New York City
Restaurants in New York City
New York’s status as a melting pot of diverse cultures makes its dining some of the best and most eclectic in the world, merging international cuisines into high and low food offerings guaranteed to satisfy all taste. There are a few things synonymous with New York City restaurants and dining: fat, doughy bagels, hot dogs and pretzels bought from roving food cards, giant slices of pizza with every conceivable toppings, creamy cheesecakes. But restaurants in New York City have moved far beyond these iconic foods, and many celebrity chefs cut their teeth on the Big Apple’s dining scene, reinventing classic dishes and bringing new ones to the scene with contemporary flair.
There’s a restaurant, and a perfect meal, for all palates: you can slurp ramen at Momofuku, feast on smoked meat sandwiches and Montreal-inspired poutine at Mile End Deli, order authentic (and affordable) Chinese food at Xi’an Famous Foods, lap up borscht at the Russian Tea Room, sample the freshest sushi at 15 East, dive into tacos and tapas at La Palapa, or just get a New York slice at the iconic and ubiquitous Ray’s Pizza. The possibilities at New York City restaurants are literally endless. And don’t forget to wash your meals down with a signature cocktail or craft beer at one of New York City’s many wine bars, cocktail lounges, and microbreweries.
Beloved for its cozy tavernlike charm (think wooden beams and twiggy flower arrangements), creative cocktails, and the seductive aromas that waft from the open grill, this New York institution is just one reason for Danny Meyer’s fan base (Union Square Café and The Modern have only enhanced his m
Owned by Toronto chef Susur Lee, Shang is an Asian-fusion eatery located in the Thompson Hotel on New York’s Lower East Side. The restaurant décor is decidedly Asian, with black lattices, walnut accents, and large lanterns; the menu, however, is less straightforward.
This tiny Vietnamese sandwich shop in Sunset Park may appear somewhat disheveled and ramshackled, but its cheap, delicious sandwiches account for the intense crowding at lunch times.
The Burgers: The Big Apple’s best burgers are being served up a few blocks from each other in the East Village. At the gritty, no-attitude Black Iron Burger Shop, the house special, the Iron Horse, is made with two patties topped with grilled onions and horseradish cheddar.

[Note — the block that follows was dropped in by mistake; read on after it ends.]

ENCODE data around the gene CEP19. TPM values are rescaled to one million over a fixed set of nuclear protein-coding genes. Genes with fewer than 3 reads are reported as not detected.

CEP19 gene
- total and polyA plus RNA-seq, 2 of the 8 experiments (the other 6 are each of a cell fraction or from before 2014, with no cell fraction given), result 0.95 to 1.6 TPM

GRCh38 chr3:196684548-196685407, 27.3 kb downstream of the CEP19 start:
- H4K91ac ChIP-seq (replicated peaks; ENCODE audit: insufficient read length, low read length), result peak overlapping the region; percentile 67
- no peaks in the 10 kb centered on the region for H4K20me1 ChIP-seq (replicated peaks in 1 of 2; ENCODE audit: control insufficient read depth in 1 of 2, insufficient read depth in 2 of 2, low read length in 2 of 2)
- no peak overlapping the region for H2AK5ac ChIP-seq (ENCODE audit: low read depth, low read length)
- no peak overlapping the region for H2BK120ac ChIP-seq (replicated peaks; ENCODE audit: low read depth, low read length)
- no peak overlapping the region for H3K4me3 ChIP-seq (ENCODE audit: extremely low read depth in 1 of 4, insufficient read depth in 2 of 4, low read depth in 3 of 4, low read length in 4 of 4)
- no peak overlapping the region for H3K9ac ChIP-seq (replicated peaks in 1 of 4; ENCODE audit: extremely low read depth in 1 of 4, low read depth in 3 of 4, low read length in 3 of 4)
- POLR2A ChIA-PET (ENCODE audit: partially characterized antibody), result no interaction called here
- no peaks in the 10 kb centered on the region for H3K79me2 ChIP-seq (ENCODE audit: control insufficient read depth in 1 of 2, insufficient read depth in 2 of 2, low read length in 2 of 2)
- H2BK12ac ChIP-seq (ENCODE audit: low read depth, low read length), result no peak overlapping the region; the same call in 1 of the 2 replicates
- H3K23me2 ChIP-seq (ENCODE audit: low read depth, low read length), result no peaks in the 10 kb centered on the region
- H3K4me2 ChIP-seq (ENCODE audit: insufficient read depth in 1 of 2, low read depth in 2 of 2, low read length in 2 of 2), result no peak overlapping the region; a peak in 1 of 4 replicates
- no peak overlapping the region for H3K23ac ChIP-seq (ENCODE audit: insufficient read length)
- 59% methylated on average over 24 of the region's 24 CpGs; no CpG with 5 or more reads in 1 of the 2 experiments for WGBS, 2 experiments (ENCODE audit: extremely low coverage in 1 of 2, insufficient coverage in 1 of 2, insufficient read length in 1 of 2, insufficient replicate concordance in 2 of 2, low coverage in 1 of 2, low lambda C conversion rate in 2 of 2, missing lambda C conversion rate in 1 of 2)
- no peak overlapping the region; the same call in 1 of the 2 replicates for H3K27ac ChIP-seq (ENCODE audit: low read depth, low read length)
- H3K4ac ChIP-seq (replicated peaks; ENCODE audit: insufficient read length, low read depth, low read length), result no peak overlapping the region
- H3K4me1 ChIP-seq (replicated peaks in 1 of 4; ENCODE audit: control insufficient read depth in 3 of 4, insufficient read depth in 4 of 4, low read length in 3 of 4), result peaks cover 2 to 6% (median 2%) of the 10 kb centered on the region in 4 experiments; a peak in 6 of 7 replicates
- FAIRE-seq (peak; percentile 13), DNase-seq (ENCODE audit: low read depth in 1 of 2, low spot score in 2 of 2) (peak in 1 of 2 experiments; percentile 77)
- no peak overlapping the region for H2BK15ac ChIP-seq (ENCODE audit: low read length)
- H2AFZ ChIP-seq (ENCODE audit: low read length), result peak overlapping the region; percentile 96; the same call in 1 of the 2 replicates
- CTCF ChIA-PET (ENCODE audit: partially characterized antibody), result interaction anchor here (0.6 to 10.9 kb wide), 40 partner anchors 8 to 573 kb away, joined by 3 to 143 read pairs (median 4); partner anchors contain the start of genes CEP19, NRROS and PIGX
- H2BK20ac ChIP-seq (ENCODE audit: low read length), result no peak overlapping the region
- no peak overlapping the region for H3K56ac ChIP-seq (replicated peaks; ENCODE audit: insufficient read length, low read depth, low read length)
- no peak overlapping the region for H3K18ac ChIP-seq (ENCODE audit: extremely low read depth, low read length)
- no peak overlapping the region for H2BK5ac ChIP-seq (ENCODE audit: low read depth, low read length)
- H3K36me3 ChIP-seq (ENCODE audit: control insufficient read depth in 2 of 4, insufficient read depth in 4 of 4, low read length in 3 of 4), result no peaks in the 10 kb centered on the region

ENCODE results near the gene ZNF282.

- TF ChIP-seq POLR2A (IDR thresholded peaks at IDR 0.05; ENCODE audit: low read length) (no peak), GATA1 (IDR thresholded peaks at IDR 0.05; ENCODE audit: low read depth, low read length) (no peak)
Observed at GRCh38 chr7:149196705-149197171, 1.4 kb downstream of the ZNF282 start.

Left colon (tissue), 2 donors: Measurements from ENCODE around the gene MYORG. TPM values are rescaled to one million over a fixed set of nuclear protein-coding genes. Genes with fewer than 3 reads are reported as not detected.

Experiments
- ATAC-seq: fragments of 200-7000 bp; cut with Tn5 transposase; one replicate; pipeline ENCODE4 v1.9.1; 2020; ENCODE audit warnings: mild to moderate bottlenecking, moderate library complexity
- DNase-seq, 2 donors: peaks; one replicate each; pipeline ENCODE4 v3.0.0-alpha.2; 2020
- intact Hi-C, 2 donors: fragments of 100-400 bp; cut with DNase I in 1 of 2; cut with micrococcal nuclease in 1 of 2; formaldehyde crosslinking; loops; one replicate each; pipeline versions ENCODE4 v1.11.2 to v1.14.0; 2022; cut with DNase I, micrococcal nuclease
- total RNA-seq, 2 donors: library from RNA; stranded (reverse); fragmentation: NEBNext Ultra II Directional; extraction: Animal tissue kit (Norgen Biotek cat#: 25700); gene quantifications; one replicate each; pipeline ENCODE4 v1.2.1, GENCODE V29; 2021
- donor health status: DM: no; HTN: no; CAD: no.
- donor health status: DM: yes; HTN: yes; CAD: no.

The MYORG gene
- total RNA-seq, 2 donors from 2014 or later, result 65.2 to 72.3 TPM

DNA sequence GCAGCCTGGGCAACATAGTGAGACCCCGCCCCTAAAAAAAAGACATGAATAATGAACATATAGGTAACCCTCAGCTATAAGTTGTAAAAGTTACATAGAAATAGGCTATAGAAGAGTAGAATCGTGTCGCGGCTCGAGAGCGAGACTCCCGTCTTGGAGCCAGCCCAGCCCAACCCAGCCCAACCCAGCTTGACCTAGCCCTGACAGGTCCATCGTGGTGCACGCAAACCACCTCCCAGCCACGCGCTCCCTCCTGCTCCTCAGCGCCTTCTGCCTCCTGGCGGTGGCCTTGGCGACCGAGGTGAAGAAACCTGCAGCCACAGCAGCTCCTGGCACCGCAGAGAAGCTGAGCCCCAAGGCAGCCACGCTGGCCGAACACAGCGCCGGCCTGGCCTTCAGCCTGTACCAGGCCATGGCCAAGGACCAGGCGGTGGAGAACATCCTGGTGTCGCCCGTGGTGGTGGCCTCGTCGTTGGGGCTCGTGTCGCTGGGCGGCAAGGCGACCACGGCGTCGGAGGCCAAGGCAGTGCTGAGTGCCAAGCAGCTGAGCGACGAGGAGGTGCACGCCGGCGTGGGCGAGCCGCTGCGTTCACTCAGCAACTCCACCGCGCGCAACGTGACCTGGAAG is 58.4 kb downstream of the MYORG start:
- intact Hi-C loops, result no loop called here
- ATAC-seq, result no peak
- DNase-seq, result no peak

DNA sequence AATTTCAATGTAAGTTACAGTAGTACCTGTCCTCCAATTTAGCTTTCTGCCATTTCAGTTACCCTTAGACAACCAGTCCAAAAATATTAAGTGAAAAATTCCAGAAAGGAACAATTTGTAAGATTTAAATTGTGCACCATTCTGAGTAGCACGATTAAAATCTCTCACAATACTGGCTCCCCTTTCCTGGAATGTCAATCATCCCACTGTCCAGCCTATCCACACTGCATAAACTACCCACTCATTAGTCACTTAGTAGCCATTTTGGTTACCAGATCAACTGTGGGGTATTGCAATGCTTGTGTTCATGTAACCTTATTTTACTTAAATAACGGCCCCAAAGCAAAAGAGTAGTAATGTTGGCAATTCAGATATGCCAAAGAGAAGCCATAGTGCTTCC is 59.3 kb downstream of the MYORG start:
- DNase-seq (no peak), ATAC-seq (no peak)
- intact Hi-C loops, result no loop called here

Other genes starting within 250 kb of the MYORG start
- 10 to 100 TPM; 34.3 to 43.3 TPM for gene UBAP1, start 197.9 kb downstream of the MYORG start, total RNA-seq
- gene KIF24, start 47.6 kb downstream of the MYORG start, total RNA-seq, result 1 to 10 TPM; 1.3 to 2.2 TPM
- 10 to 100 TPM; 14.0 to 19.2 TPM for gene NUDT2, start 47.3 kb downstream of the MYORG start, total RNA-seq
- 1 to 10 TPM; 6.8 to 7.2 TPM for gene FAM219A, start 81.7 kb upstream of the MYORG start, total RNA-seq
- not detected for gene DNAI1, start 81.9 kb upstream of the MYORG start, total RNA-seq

There's no hiding in this brightly lit, red- and gold-accented restaurant in Flushing. The authenticity—and thus, the heat—of Spicy & Tasty's Sichuan cuisine sets it apart from the abundance of other Asian restaurants in the area.
Dinner at Torrisi Italian Specialties represents some of the best Italian dining in the Nolita neighborhood, and for those who know Mulberry Street, that's saying quite a lot. Less upscale and stuffy, Torrisi serves a meal more akin to a family Sunday supper replete with six courses.
Housed in a former storefront church in Red Hook, this renowned bakery is the brainchild of Matt Lewis and Renato Poliafito, two veterans of the advertising industry.
The dining room is plushly appointed with velvety seats and heavy crimson drapes; the library bar is a glowing split-level imbibing bibliophile’s dream with a well-curated collection of books and pretty girls drinking coupes of cocktails with names like Satan’s Circus (rye, Thai bird chile–infuse
Located in the Meatpacking District, Macelleria—Italian for “butcher shop”—is a Tuscan-style steakhouse situated in a former meat locker.
In the heart of the Victorian-flavored neighborhood of Ditmas Park in central Brooklyn, this tiny, wood-beamed flower shop/bar attracts prosperous hipsters and ale lovers with one of the largest collections of craft brews in the city.
A Union Jack is displayed with stately pride in the front window of this traditional British restaurant, located along Park Slope's busy Fifth Avenue.
Ronnybook Farms of Columbia County is fast becoming an NYC institution. Chelsea Market plays host to
Resto, French slang for a casual restaurant, opened its doors in 2007. Owner Christian Pappanicholas wanted to create a casual Gramercy Park neighborhood spot with bar and sidewalk seating that served Belgian fare.